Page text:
Seeing is believing, right? Sometimes what we see on the Internet is either too good to be true or is just unbelievable.
It used to be that video was a good way to make sure you weren’t being fooled, but not these days.
There are now ways to make a deep fake video that can use a person’s face as a mask so they seem to be saying something they aren’t. Here’s a quick explanation for those who want to know more about this new technology.
Not everyone who is making fake videos or images online is out to create the next Loch Ness monster or Bigfoot. Some of these videos are like the House Hippos videos, friendly and funny when you know that they aren’t real.
How do we make sure that we are "in" on and not the butt of these jokes?
Well, first know that you aren't alone! Lots of people get taken in by these shady techniques and they’ve been going on for much longer than the Internet has existed. One example is of Sir Arthur Conan Doyle, the creator of Sherlock Holmes, himself. In 1917, two young cousins, Elise Wright (16) and Frances Griffiths (9) produced what they claimed were photographic evidence of fairies. The photos soon caught the attention of Sir Arthur Conan Doyle who used the photos in an article he had written on the subject of fairies.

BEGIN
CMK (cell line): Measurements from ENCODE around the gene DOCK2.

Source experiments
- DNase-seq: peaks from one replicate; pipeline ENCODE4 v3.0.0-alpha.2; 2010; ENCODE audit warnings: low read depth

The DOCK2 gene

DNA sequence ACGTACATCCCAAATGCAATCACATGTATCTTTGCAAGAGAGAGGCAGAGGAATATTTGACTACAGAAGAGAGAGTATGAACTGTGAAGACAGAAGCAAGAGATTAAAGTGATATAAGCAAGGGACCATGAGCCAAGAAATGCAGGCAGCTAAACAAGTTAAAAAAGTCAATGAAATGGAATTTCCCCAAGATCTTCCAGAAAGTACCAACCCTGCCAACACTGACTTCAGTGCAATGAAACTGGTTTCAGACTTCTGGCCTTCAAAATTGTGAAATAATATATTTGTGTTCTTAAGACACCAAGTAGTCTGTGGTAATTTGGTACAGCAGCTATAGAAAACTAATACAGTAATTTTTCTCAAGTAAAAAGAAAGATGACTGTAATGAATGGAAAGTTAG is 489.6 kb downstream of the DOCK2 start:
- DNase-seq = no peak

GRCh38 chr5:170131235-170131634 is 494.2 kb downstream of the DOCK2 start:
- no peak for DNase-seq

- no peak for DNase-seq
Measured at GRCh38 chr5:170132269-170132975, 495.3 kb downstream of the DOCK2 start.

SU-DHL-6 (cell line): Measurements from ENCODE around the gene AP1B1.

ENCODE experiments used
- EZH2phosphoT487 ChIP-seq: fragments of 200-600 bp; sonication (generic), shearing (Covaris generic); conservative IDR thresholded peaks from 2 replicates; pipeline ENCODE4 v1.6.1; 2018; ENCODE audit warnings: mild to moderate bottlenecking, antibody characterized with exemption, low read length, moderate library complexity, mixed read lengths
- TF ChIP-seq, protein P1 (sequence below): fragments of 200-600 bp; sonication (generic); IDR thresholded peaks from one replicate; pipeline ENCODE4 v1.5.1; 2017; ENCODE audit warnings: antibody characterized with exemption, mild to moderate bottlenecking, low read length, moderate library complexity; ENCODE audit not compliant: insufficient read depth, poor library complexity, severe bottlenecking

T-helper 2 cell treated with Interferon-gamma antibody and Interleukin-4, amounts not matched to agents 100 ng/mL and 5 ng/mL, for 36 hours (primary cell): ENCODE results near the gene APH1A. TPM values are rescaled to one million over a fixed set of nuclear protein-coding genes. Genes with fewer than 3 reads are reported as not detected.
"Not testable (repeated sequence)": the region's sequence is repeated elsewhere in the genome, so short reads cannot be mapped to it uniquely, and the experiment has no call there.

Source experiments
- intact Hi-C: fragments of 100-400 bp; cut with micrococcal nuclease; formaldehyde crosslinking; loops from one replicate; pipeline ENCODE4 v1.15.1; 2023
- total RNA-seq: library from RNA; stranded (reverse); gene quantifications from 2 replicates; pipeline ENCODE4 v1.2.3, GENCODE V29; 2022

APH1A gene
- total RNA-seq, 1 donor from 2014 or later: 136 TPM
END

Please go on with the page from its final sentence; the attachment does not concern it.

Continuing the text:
Reaction to the photos was mixed, but in 1983, Wright and Griffiths finally admitted that they were fake, using pictures from a book and hat pins to attach them to the foliage. Although the photos were fake, the two cousins had always maintained that they had, in fact, seen fairies.
The iconic branding for film company Metro-Goldwyn-Mayer (MGM) is famous not only as an image, but as a moving image of a lion roaring. The MGM logo has been around since 1916, and there have been questions as to how they were able to film the roaring lion within the company logo. In 2015, this image started to circulate that showed a possible answer. However, this image turned out to be false. The image is of a lion from a zoo in Israel in 2005 who was undergoing a CAT scan. The image was altered to replace the scanner with the MGM logo.
Here is the real MGM Grand Lion, although there have been six of them over the years.
Now that you know you’re in good company, when you get fooled remember that you aren’t in this alone! You can always check to see if someone else has already figured out if a story or image is a fake, and a great place to start is Snopes as they have researchers who check out the truthfulness of all sorts of Internet content.
Next, you can read up on how to spot fakes yourself. We have some great resources to increase your detective skills such as A Field Guide to Lies, a blog on how to stay safe on the Internet and videos on Media Literacy.
One way to better spot a fake is to learn how to make them. We have some great classes and books that will help you to up your own photo editing skills and hopefully you’ll remember that with great power comes great responsibility!